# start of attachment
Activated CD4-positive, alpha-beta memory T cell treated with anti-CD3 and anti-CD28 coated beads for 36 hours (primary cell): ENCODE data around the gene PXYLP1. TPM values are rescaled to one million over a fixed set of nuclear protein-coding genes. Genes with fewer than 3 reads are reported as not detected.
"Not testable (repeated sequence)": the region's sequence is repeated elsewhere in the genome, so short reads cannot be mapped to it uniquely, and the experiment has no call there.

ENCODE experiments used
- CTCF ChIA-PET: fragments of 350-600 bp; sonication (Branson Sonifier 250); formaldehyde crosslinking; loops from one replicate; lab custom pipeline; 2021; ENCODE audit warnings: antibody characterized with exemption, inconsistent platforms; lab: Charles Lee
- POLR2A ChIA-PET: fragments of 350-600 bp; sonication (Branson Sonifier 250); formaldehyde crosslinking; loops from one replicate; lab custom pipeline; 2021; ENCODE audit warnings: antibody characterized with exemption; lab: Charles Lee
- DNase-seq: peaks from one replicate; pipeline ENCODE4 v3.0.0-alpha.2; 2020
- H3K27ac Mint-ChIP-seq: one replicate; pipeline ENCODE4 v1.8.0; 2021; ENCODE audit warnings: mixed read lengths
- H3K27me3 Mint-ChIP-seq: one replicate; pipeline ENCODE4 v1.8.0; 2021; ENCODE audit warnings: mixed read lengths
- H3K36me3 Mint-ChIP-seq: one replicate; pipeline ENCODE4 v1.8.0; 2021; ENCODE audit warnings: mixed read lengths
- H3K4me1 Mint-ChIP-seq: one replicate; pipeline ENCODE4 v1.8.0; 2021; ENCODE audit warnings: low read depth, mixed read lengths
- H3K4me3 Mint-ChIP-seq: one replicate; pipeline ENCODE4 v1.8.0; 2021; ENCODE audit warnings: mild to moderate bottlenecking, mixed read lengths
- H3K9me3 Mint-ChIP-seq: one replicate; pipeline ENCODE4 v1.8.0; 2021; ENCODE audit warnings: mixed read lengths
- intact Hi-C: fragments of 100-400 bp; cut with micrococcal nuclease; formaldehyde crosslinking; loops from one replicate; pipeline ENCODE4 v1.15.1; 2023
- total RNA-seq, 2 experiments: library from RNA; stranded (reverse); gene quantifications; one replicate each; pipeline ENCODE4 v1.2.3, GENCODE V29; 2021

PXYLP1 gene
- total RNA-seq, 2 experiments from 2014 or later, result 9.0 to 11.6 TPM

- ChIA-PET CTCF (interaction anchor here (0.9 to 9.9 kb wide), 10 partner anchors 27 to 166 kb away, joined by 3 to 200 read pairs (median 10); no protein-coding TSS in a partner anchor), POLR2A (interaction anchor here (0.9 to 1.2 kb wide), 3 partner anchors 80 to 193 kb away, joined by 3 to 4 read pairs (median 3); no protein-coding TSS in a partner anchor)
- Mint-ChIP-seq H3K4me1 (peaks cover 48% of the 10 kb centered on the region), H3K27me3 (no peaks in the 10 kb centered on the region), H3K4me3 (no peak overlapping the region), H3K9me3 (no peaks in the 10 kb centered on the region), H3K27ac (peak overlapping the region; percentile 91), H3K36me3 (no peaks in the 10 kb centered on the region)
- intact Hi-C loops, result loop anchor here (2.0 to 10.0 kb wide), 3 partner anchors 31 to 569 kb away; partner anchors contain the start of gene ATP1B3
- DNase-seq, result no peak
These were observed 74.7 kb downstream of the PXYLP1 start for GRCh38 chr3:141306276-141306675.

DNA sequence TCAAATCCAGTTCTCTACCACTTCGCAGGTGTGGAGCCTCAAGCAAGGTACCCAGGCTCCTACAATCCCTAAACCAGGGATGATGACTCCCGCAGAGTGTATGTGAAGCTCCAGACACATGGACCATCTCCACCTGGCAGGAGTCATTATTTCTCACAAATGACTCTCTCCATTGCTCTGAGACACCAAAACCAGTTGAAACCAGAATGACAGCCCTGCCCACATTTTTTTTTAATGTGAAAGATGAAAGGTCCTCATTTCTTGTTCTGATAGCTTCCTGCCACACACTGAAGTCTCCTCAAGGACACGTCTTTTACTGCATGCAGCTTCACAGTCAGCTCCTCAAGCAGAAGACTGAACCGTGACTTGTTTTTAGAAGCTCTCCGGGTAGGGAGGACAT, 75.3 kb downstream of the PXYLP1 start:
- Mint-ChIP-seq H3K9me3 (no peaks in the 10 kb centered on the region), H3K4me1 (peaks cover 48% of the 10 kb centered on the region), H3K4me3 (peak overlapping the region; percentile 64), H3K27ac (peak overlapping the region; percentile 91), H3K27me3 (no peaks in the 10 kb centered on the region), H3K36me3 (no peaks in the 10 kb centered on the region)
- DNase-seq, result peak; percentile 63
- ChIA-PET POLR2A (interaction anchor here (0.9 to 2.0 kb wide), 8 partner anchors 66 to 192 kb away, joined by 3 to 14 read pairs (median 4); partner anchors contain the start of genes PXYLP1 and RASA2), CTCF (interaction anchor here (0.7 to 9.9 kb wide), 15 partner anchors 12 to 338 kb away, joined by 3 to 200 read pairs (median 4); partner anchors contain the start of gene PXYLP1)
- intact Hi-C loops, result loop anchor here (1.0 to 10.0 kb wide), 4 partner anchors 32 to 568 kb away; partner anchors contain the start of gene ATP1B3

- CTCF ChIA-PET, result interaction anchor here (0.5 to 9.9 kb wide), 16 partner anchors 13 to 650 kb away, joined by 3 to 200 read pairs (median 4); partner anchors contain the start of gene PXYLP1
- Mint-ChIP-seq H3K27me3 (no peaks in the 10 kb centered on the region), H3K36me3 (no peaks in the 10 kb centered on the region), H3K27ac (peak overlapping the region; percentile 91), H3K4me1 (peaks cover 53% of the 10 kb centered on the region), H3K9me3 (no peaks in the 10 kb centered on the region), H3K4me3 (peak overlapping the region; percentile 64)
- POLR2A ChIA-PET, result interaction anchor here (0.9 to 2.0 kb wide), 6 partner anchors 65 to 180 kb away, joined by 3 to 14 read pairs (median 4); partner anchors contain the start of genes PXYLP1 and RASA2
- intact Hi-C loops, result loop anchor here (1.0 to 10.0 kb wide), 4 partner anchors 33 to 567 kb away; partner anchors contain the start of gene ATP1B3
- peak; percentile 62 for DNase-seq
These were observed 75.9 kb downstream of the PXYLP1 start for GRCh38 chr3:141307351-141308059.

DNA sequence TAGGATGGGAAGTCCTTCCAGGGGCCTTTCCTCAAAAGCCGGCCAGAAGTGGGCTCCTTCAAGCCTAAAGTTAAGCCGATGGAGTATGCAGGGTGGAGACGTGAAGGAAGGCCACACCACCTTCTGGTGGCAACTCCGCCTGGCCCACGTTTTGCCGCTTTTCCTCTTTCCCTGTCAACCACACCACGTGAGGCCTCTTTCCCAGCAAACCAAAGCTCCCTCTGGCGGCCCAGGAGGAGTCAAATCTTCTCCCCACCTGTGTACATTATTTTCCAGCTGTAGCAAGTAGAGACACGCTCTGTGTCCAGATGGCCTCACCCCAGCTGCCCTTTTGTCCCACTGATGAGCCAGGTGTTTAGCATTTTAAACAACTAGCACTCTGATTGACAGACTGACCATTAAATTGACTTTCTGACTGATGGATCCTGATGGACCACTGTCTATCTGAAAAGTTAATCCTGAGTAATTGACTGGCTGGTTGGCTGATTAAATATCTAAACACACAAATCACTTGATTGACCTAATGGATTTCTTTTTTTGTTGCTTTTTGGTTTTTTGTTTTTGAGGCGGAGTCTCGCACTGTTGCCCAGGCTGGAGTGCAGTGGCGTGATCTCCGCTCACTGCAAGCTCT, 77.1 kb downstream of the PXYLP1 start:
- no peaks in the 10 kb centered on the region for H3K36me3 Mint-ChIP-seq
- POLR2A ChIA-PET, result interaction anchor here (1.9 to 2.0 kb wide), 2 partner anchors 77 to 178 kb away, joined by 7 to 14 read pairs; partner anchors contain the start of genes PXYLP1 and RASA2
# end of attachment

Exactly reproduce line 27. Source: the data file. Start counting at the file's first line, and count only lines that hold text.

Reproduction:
- CTCF ChIA-PET, result interaction anchor here (0.5 to 9.9 kb wide), 16 partner anchors 13 to 650 kb away, joined by 3 to 200 read pairs (median 4); partner anchors contain the start of gene PXYLP1